Some authors have a home office, while others work at the kitchen table, or at a coffee shop. Where do you write and why?
Treat textbook authoring like a business: Create a home office just for authoring
Treating your authoring like a business means creating a home office just for authoring, said Robert Christopherson, author of the best-selling U.S. and Canadian geography textbook, Geosystems.
“Prepare your home office and writing studio as if it were a formal business,” he said.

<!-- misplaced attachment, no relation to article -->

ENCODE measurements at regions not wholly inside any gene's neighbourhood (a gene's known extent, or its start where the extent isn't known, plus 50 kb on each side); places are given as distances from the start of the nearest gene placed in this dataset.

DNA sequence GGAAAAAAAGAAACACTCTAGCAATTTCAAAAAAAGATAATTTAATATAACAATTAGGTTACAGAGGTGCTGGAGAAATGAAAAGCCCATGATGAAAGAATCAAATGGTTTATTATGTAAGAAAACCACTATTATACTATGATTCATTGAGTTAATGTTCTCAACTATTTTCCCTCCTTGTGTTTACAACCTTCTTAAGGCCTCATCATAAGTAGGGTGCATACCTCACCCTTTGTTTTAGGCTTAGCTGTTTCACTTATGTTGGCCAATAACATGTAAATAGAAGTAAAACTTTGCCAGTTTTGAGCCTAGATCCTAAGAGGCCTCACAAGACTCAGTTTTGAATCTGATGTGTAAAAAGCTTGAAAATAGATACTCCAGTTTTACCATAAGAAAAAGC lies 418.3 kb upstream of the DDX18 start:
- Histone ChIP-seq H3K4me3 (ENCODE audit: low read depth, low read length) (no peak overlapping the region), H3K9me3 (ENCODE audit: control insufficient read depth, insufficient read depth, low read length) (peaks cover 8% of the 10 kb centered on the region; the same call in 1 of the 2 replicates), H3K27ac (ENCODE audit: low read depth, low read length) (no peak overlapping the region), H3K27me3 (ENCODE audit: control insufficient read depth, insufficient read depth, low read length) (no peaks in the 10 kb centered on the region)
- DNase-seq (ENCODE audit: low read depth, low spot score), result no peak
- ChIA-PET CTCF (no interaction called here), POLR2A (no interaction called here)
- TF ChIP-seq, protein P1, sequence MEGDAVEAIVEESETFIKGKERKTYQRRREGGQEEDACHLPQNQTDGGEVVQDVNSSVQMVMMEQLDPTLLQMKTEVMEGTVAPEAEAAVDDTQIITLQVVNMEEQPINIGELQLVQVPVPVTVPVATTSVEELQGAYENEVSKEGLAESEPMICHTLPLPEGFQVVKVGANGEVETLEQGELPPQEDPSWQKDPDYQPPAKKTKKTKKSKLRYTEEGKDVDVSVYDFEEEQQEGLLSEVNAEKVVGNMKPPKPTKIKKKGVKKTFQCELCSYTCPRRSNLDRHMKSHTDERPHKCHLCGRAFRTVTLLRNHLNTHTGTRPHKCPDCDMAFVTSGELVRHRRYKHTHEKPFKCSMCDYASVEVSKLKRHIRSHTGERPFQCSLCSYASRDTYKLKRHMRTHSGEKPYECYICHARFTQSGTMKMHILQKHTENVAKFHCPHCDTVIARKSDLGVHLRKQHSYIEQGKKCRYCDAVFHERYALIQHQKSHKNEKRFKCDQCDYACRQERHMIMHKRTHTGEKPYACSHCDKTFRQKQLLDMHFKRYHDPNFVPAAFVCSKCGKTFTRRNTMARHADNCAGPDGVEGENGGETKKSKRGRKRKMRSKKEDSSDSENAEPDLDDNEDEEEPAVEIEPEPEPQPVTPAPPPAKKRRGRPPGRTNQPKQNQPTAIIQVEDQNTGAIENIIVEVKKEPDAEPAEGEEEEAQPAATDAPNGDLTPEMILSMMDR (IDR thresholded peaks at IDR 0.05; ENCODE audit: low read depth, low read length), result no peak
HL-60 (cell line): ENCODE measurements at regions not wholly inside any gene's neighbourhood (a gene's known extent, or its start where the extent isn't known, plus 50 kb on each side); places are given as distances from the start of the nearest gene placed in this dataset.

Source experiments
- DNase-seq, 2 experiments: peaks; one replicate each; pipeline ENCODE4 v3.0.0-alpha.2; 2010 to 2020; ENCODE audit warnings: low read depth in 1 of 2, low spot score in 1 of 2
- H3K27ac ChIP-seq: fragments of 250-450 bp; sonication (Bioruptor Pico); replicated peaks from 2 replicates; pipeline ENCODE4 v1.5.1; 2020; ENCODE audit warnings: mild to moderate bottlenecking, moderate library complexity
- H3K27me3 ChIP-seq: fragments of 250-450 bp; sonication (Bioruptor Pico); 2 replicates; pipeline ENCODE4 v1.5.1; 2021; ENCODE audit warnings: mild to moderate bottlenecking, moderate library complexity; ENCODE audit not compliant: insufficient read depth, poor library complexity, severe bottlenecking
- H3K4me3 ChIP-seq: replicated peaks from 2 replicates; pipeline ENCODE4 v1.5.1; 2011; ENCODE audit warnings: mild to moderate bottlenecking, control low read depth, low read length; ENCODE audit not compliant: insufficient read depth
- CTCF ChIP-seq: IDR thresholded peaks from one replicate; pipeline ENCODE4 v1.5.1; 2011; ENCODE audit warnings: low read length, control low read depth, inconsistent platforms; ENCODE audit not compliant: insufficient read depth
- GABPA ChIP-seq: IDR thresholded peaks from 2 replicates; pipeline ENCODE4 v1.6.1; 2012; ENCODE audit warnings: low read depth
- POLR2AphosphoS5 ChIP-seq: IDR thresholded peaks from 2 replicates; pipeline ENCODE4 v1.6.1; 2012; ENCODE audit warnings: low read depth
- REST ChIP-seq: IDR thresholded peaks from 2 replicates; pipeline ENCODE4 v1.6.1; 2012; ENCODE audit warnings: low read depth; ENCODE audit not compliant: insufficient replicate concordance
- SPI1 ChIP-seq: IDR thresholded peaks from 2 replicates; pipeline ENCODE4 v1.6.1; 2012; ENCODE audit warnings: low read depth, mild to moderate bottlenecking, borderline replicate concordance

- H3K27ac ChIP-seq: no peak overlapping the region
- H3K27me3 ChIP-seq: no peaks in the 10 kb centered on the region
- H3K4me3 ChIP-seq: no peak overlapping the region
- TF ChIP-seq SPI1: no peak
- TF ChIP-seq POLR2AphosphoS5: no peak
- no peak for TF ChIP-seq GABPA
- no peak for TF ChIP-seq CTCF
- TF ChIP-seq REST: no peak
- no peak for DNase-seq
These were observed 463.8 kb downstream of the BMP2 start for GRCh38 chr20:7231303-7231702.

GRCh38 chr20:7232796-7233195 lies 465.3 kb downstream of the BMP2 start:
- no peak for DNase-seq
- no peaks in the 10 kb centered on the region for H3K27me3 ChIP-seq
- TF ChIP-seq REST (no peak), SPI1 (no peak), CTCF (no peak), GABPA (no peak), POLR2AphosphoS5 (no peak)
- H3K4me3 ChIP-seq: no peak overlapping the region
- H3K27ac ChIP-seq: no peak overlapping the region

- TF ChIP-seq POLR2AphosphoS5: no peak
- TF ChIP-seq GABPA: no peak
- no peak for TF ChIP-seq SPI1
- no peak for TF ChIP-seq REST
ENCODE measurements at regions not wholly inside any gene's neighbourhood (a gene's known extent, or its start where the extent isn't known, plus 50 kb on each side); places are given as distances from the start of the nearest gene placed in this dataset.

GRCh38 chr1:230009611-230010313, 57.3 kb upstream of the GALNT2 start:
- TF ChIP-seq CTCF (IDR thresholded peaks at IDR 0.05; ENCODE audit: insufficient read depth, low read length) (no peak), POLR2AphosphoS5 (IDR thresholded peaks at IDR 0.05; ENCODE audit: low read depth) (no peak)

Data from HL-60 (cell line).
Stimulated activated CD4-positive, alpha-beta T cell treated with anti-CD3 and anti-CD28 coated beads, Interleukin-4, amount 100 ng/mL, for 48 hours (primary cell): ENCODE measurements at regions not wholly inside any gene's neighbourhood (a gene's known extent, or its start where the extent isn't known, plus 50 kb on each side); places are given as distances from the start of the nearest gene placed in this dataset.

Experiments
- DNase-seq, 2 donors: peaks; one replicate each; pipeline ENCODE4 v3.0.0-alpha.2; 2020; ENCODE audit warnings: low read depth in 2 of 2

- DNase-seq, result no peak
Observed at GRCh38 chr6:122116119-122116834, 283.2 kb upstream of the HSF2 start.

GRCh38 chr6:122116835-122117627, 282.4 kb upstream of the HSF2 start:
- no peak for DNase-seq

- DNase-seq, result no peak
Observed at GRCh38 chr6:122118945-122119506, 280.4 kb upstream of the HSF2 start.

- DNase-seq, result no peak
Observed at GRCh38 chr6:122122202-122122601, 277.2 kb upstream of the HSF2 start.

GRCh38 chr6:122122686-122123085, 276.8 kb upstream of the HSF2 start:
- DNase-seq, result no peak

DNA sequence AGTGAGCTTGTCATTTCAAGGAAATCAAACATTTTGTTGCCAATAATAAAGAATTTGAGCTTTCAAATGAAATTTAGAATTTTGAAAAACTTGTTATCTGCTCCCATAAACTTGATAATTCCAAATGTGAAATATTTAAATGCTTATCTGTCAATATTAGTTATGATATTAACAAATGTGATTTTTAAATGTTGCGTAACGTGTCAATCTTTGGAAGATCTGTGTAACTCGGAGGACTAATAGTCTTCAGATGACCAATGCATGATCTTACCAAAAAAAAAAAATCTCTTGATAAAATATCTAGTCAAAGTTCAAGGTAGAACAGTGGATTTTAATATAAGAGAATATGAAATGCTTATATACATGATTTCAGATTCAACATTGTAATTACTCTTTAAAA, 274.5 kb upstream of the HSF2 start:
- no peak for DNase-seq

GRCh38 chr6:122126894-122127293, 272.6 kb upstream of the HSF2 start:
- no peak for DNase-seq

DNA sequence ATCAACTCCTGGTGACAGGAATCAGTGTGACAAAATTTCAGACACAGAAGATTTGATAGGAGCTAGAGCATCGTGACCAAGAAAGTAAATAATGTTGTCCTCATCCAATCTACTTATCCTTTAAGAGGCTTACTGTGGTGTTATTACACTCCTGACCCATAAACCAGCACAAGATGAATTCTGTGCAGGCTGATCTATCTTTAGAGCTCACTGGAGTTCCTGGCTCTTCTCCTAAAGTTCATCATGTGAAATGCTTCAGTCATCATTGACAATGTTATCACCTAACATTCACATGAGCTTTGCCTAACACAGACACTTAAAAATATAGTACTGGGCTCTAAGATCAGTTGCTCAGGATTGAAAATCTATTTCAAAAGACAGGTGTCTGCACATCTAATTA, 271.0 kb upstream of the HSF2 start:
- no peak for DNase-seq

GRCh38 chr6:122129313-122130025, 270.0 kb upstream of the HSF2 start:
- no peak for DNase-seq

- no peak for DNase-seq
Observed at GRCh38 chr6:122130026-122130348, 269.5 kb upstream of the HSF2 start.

Christopherson had a cabinet maker build a full desk, elevated bookcases, and lateral filing cabinets for storing his preparation files, into his home office. The desk takes up three walls, and in the corner — so no space is lost — there’s a 36-inch lazy susan for storing supplies. The bookcases are elevated to allow room for a 14-foot long cork board for tagging items on. “Around the computer, the cabinet maker built a large theater-organ like console so that the computer screen is surrounded by a workspace where things can be posted and set,” he said. “I work on big broadsheets a lot of